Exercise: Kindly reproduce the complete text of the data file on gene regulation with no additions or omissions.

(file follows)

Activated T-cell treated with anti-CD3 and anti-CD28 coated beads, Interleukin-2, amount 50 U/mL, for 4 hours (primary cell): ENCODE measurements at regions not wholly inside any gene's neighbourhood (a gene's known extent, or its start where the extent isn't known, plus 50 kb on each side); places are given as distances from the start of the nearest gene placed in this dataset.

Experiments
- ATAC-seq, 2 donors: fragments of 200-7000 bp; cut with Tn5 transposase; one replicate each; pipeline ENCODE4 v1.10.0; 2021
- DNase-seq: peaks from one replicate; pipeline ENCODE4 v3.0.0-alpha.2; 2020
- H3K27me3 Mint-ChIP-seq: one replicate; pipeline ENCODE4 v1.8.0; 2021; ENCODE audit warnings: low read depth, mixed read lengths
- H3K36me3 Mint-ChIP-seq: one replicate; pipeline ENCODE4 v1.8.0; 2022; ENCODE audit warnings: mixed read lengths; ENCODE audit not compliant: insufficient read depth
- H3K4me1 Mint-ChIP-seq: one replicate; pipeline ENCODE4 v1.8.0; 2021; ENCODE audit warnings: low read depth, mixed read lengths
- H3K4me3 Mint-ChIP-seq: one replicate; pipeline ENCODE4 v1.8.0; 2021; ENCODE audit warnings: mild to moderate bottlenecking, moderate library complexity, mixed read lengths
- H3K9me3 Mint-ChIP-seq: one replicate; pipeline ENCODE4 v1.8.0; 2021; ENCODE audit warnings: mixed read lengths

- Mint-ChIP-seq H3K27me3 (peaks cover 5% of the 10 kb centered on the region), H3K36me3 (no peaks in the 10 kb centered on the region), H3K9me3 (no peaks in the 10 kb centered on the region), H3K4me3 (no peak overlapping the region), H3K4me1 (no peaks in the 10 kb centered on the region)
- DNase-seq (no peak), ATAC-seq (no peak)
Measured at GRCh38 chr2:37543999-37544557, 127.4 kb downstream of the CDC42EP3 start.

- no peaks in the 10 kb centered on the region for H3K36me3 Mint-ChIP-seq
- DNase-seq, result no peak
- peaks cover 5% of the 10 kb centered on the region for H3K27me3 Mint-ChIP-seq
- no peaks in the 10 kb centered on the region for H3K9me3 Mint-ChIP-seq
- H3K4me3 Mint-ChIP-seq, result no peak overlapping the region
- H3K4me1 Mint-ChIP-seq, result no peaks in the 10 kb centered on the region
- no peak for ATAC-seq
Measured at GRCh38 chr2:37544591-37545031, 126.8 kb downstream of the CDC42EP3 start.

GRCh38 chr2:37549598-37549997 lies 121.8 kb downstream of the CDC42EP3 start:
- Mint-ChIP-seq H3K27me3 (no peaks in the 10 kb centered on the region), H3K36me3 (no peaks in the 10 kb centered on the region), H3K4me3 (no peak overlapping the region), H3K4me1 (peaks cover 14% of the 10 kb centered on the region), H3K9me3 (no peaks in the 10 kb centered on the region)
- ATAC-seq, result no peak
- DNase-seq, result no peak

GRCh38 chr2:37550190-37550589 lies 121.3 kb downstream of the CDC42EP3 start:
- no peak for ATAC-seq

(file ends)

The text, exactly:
Activated T-cell treated with anti-CD3 and anti-CD28 coated beads, Interleukin-2, amount 50 U/mL, for 4 hours (primary cell): ENCODE measurements at regions not wholly inside any gene's neighbourhood (a gene's known extent, or its start where the extent isn't known, plus 50 kb on each side); places are given as distances from the start of the nearest gene placed in this dataset.

Experiments
- ATAC-seq, 2 donors: fragments of 200-7000 bp; cut with Tn5 transposase; one replicate each; pipeline ENCODE4 v1.10.0; 2021
- DNase-seq: peaks from one replicate; pipeline ENCODE4 v3.0.0-alpha.2; 2020
- H3K27me3 Mint-ChIP-seq: one replicate; pipeline ENCODE4 v1.8.0; 2021; ENCODE audit warnings: low read depth, mixed read lengths
- H3K36me3 Mint-ChIP-seq: one replicate; pipeline ENCODE4 v1.8.0; 2022; ENCODE audit warnings: mixed read lengths; ENCODE audit not compliant: insufficient read depth
- H3K4me1 Mint-ChIP-seq: one replicate; pipeline ENCODE4 v1.8.0; 2021; ENCODE audit warnings: low read depth, mixed read lengths
- H3K4me3 Mint-ChIP-seq: one replicate; pipeline ENCODE4 v1.8.0; 2021; ENCODE audit warnings: mild to moderate bottlenecking, moderate library complexity, mixed read lengths
- H3K9me3 Mint-ChIP-seq: one replicate; pipeline ENCODE4 v1.8.0; 2021; ENCODE audit warnings: mixed read lengths

- Mint-ChIP-seq H3K27me3 (peaks cover 5% of the 10 kb centered on the region), H3K36me3 (no peaks in the 10 kb centered on the region), H3K9me3 (no peaks in the 10 kb centered on the region), H3K4me3 (no peak overlapping the region), H3K4me1 (no peaks in the 10 kb centered on the region)
- DNase-seq (no peak), ATAC-seq (no peak)
Measured at GRCh38 chr2:37543999-37544557, 127.4 kb downstream of the CDC42EP3 start.

- no peaks in the 10 kb centered on the region for H3K36me3 Mint-ChIP-seq
- DNase-seq, result no peak
- peaks cover 5% of the 10 kb centered on the region for H3K27me3 Mint-ChIP-seq
- no peaks in the 10 kb centered on the region for H3K9me3 Mint-ChIP-seq
- H3K4me3 Mint-ChIP-seq, result no peak overlapping the region
- H3K4me1 Mint-ChIP-seq, result no peaks in the 10 kb centered on the region
- no peak for ATAC-seq
Measured at GRCh38 chr2:37544591-37545031, 126.8 kb downstream of the CDC42EP3 start.

GRCh38 chr2:37549598-37549997 lies 121.8 kb downstream of the CDC42EP3 start:
- Mint-ChIP-seq H3K27me3 (no peaks in the 10 kb centered on the region), H3K36me3 (no peaks in the 10 kb centered on the region), H3K4me3 (no peak overlapping the region), H3K4me1 (peaks cover 14% of the 10 kb centered on the region), H3K9me3 (no peaks in the 10 kb centered on the region)
- ATAC-seq, result no peak
- DNase-seq, result no peak

GRCh38 chr2:37550190-37550589 lies 121.3 kb downstream of the CDC42EP3 start:
- no peak for ATAC-seq